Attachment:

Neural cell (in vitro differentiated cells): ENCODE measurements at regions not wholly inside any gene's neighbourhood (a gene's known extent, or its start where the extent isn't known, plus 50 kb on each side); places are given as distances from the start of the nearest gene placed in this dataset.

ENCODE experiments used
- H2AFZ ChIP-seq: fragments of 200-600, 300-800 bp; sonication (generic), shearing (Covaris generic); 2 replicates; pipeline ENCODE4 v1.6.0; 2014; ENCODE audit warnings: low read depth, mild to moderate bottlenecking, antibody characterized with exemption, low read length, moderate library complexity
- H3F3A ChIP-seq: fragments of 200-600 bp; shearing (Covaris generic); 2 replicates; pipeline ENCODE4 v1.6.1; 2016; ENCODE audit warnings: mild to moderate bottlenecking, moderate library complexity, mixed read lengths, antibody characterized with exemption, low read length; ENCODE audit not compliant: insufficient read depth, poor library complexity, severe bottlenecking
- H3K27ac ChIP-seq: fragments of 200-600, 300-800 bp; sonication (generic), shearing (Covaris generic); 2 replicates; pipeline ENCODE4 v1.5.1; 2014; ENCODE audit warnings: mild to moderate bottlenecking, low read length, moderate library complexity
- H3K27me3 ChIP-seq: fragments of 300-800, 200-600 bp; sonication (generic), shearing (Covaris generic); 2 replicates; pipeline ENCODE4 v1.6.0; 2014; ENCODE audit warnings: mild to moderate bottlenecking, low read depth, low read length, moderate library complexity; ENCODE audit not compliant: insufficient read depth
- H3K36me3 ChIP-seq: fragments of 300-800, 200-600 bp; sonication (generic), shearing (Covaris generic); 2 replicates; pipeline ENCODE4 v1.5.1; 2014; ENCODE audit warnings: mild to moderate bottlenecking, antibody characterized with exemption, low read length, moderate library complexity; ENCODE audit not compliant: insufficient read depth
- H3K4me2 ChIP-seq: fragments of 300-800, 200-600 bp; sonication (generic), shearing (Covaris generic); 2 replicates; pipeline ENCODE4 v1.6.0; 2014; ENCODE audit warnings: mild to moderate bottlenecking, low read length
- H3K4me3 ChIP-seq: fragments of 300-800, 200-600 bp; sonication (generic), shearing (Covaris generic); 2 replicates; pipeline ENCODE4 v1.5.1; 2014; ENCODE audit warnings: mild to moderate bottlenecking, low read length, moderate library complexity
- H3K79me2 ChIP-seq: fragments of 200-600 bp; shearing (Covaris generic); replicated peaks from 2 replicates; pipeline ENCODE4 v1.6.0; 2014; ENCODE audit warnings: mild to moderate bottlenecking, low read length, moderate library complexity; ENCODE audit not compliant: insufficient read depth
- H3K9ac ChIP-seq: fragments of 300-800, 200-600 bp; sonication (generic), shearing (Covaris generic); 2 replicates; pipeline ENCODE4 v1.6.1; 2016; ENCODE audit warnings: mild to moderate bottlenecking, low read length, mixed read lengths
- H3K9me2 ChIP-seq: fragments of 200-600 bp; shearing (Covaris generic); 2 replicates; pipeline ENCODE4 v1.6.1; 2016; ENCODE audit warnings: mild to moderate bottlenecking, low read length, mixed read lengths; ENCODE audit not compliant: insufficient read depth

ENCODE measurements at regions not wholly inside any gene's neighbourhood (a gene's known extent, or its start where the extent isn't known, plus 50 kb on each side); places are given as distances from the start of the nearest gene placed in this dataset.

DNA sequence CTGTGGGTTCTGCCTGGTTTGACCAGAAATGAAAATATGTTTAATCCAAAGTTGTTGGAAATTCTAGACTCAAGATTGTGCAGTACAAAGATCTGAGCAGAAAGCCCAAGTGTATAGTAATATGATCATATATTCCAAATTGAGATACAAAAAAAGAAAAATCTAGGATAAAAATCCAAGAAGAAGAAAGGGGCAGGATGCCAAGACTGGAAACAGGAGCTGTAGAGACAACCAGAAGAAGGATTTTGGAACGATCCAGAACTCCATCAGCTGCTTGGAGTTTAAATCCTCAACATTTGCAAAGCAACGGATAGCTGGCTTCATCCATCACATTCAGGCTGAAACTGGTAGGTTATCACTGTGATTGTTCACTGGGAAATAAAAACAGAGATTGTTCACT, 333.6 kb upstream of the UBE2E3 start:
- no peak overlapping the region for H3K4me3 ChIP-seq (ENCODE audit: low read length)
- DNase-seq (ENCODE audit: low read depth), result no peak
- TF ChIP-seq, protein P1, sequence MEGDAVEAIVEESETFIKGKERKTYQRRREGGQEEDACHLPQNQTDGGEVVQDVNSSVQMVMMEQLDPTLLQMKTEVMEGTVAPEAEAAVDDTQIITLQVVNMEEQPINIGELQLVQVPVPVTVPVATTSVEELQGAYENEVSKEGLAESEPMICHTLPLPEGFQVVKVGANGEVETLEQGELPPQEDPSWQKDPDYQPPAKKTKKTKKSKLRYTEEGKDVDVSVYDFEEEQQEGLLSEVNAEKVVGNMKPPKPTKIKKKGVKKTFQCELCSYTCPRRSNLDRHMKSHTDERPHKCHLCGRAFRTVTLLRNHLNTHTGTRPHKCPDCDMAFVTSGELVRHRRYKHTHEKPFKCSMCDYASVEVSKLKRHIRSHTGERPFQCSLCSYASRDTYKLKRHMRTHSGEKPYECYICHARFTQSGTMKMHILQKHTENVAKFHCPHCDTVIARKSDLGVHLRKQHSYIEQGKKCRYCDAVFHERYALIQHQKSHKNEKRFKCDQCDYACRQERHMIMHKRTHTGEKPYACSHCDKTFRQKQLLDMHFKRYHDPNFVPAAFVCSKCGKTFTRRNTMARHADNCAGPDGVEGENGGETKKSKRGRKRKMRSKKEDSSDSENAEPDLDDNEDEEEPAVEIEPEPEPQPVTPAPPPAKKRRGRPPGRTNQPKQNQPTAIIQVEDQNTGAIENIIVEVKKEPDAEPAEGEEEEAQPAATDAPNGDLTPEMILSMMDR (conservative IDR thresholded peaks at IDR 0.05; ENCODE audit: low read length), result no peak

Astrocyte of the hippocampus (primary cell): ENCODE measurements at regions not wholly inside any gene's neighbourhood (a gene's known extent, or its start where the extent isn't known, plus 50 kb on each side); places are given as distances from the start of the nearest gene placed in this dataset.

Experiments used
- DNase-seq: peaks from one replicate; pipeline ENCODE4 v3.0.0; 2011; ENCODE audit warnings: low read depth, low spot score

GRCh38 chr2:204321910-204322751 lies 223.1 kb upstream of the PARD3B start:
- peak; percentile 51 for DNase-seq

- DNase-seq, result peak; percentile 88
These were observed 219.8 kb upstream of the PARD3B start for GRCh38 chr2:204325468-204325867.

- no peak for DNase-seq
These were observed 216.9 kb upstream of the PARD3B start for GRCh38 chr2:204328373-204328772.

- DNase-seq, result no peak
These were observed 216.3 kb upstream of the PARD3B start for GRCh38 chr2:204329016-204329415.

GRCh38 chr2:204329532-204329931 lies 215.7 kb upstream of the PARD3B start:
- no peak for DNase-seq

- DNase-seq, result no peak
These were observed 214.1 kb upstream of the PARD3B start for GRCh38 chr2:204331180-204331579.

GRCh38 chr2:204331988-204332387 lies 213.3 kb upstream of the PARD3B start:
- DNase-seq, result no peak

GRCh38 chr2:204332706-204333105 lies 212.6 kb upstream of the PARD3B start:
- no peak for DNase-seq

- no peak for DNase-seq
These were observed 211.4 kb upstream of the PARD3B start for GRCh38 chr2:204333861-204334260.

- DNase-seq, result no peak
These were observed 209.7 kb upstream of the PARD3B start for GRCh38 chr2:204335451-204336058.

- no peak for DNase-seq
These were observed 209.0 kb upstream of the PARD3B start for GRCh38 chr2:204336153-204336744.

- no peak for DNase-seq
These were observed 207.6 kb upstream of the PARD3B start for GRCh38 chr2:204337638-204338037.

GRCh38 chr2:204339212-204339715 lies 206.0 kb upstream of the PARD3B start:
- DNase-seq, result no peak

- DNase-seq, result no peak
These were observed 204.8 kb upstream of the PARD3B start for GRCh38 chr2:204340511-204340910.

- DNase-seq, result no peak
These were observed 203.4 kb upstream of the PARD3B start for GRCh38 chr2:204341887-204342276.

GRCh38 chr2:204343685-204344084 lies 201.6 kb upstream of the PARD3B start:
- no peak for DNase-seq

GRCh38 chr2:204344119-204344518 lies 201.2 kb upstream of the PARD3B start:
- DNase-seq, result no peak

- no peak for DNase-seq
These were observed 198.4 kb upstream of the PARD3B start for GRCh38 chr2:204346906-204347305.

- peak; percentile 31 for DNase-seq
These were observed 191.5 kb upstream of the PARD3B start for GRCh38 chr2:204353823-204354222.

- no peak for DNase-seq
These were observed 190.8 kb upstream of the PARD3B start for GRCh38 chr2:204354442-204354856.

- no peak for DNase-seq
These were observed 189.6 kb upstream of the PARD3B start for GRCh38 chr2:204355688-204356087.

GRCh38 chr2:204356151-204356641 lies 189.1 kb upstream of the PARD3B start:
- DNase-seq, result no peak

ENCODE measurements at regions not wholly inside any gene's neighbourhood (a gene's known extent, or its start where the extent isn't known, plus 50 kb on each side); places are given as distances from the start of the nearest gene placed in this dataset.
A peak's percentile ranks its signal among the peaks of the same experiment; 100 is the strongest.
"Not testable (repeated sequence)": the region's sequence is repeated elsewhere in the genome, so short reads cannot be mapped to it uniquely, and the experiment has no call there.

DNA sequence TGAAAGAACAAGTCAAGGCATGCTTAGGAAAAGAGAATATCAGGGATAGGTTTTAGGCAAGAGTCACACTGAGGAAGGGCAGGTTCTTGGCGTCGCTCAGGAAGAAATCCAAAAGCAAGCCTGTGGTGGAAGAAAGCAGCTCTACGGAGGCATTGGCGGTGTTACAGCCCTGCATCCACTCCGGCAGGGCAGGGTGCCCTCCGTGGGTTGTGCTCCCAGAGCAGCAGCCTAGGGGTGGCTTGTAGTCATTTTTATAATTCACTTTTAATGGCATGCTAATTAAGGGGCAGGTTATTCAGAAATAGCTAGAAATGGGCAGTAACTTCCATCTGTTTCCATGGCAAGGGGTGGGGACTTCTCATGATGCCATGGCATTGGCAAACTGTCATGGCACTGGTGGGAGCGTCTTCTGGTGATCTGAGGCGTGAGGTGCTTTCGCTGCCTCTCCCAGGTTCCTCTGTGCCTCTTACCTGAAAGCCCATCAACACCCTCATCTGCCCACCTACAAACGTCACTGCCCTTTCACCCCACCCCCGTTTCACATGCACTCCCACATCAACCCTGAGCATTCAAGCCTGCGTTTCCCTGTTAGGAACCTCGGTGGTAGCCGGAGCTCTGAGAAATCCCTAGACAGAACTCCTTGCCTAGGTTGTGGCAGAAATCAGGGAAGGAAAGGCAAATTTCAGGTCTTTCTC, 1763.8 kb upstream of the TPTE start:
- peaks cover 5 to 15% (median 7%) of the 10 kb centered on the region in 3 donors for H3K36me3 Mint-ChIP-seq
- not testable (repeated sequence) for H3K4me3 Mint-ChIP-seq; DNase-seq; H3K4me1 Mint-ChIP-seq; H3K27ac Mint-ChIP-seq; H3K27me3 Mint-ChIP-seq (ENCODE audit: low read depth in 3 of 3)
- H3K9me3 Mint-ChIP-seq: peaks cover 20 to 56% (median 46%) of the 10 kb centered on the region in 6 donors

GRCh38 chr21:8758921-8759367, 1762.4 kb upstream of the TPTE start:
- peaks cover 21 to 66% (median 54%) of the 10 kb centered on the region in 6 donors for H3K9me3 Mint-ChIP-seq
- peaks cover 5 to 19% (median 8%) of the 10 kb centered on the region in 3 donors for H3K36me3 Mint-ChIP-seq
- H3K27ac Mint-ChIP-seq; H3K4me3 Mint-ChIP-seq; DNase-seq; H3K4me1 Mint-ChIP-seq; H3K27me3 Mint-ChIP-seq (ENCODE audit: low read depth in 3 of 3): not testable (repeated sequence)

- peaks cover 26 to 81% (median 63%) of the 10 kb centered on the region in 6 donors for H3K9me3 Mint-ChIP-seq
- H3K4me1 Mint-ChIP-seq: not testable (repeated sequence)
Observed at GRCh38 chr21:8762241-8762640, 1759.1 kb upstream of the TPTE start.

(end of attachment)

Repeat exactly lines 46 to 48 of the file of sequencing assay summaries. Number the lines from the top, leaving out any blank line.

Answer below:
- DNase-seq, result no peak

- DNase-seq, result no peak
These were observed 204.8 kb upstream of the PARD3B start for GRCh38 chr2:204340511-204340910.